Accessibility: Some accessible trails.

Rouge National Urban Park website

Scarborough Bluffs

Price: Free to visit

Address: 1 Brimley Rd. S., Scarborough

Why You Need To Go: Torontonians may know the Scarborough Bluffs as a classic summertime spot, but it's also a scenic spot to take in the fall foliage.

The 15-kilometre escarpment features dramatic white cliffs that plunge down into Lake Ontario. There are 11 park areas along the escarpment, with many trails and breathtaking sights.

For some of the best views, head to Scarboro Crescent Park, a lookout spot where you can take in the bluffs and Lake Ontario and catch some gorgeous sunsets.

Bluffer's Park, a classic hangout on the Bluffs, provides access to the beach, which serves as another great vantage point for admiring the autumn splendour of the area.

Scarborough Bluffs website

Taylor Creek Park

Price: Free to visit

Address: 260 Dawes Rd., Toronto, ON

Why You Need To Go: In East York, this park is a serene place to appreciate nature, offering an all-season escape from the hustle and bustle of the city.

The linear park follows a major tributary to the Forks of the Don River, according to the Ontario Trails Council, and begins at Don Mills Road, spanning to Dawes Road in the east.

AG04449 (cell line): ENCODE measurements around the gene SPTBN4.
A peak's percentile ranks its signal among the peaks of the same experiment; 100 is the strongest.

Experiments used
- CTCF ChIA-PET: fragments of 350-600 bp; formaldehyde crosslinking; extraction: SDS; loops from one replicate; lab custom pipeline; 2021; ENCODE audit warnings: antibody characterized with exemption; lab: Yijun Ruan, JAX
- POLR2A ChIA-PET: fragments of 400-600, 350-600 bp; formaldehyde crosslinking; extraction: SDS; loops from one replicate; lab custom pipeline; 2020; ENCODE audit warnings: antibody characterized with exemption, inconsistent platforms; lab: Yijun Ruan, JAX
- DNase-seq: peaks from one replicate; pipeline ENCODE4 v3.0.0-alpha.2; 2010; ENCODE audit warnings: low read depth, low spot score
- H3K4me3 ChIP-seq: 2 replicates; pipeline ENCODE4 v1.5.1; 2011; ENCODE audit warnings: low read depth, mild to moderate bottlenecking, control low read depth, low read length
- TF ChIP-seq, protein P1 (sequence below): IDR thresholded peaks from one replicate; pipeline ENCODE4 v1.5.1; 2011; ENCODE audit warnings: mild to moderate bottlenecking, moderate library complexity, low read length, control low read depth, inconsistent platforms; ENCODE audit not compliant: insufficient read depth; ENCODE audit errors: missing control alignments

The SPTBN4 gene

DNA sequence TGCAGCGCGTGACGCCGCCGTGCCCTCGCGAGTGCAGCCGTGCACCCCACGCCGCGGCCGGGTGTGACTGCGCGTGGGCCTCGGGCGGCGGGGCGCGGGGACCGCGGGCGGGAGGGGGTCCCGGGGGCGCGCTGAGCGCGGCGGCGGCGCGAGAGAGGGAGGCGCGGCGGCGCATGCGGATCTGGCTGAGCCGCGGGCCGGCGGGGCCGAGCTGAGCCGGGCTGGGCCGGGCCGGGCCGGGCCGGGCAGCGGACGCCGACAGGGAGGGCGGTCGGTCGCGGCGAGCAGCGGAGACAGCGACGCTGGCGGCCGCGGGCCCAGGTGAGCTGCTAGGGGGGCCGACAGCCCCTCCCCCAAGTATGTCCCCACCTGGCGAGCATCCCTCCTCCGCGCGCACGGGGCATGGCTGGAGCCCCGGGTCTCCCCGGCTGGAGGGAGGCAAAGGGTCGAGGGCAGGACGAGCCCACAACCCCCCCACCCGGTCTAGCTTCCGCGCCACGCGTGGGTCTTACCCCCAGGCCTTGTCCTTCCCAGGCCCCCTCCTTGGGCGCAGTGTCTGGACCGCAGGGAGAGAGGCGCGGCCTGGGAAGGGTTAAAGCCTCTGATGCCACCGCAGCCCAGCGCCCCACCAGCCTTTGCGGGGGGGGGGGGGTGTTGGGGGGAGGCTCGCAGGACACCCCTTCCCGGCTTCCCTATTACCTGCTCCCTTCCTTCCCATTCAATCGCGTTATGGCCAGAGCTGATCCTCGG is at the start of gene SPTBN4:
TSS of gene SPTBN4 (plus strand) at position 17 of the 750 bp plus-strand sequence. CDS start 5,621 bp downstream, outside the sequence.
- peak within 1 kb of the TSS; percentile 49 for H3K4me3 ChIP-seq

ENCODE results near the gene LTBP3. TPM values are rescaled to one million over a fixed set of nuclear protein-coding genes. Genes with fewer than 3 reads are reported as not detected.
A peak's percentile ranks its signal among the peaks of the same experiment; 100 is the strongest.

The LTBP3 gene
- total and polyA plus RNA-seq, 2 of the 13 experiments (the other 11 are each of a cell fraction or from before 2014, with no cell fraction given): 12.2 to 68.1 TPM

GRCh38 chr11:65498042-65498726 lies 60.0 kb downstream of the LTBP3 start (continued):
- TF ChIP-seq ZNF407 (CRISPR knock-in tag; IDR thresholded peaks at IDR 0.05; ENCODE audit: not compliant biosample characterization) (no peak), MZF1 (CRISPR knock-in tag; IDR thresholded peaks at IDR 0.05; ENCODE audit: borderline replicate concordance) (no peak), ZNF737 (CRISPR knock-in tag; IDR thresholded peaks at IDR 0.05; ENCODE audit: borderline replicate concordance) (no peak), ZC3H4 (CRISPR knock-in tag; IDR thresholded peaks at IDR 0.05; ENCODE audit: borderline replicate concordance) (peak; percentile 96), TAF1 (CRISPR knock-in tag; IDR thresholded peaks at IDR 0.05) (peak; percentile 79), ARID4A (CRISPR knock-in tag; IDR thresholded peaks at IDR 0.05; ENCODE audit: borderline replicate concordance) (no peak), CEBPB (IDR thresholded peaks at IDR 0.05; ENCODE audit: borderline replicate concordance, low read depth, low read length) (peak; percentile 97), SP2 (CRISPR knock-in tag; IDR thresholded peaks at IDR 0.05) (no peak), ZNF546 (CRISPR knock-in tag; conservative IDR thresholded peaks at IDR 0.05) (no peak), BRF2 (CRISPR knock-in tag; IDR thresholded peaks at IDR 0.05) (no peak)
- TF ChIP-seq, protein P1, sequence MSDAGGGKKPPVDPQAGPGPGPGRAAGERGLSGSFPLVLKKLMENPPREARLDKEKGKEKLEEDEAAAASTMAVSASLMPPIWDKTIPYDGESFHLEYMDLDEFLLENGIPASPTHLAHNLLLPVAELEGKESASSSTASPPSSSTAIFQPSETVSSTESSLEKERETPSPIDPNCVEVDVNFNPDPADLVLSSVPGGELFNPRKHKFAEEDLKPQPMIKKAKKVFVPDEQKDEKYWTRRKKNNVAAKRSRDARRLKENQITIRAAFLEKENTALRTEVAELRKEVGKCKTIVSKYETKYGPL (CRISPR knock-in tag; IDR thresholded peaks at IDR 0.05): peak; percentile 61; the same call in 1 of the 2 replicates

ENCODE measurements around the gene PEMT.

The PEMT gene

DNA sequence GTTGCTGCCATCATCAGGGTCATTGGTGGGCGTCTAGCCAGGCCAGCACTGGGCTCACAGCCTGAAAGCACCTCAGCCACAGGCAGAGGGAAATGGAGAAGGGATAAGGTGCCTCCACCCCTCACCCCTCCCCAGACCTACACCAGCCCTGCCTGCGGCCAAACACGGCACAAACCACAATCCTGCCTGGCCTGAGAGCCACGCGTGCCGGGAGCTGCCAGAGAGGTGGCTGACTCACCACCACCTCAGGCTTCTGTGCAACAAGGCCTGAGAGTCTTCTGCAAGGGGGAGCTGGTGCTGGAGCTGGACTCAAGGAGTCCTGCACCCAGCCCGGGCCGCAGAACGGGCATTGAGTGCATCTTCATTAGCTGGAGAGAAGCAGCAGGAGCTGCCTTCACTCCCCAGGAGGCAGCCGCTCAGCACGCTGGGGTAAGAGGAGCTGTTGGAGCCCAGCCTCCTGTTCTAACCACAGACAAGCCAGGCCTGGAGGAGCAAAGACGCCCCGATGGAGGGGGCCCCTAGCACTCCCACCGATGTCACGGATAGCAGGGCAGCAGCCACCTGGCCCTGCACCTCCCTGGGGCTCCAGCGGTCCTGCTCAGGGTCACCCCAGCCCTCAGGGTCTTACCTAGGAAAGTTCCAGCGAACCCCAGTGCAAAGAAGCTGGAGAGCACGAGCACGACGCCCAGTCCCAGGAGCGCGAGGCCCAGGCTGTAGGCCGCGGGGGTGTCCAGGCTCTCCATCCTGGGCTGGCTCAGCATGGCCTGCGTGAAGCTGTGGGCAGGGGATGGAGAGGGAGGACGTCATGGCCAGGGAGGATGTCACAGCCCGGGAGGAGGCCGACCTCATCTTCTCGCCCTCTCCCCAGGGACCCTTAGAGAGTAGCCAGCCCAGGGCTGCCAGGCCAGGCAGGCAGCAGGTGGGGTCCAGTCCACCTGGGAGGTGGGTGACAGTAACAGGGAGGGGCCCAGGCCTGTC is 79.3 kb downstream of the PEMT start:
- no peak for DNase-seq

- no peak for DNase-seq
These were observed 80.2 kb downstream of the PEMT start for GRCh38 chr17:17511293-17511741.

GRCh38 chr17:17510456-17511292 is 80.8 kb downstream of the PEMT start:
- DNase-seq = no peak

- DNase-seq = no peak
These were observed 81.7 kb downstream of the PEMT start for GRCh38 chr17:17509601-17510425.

There are numerous hiking and biking trails in the park where you can admire the autumnal scenery, as well as multiple firepits and picnic sites where you can stop for a bite.

Taylor Creek Park website

Crothers Woods

Price: Free to visit

Address: 27 Redway Rd., Toronto, ON

Why You Need To Go: Crothers Woods is a conveniently located woodland preserve that's home to an abundance of plants, trees and nature.

The park is an environmentally significant area because of its relatively undisturbed forest. Here, you'll find rare tree species as well as many mature trees, some over a century old.

The park offers around 10 kilometres of natural trails to explore, with some providing a spectacular view of the Toronto skyline.

Crothers Woods website

Happy fall!

Before you get going, check out our Responsible Travel Guide so you can be informed, be safe, be smart, and most of all, be respectful on your adventure.

Katherine Caspersz
Katherine Caspersz is a Creator for Narcity Media focused on evergreen travel and things to do, and is based in the Greater Toronto Area in Ontario.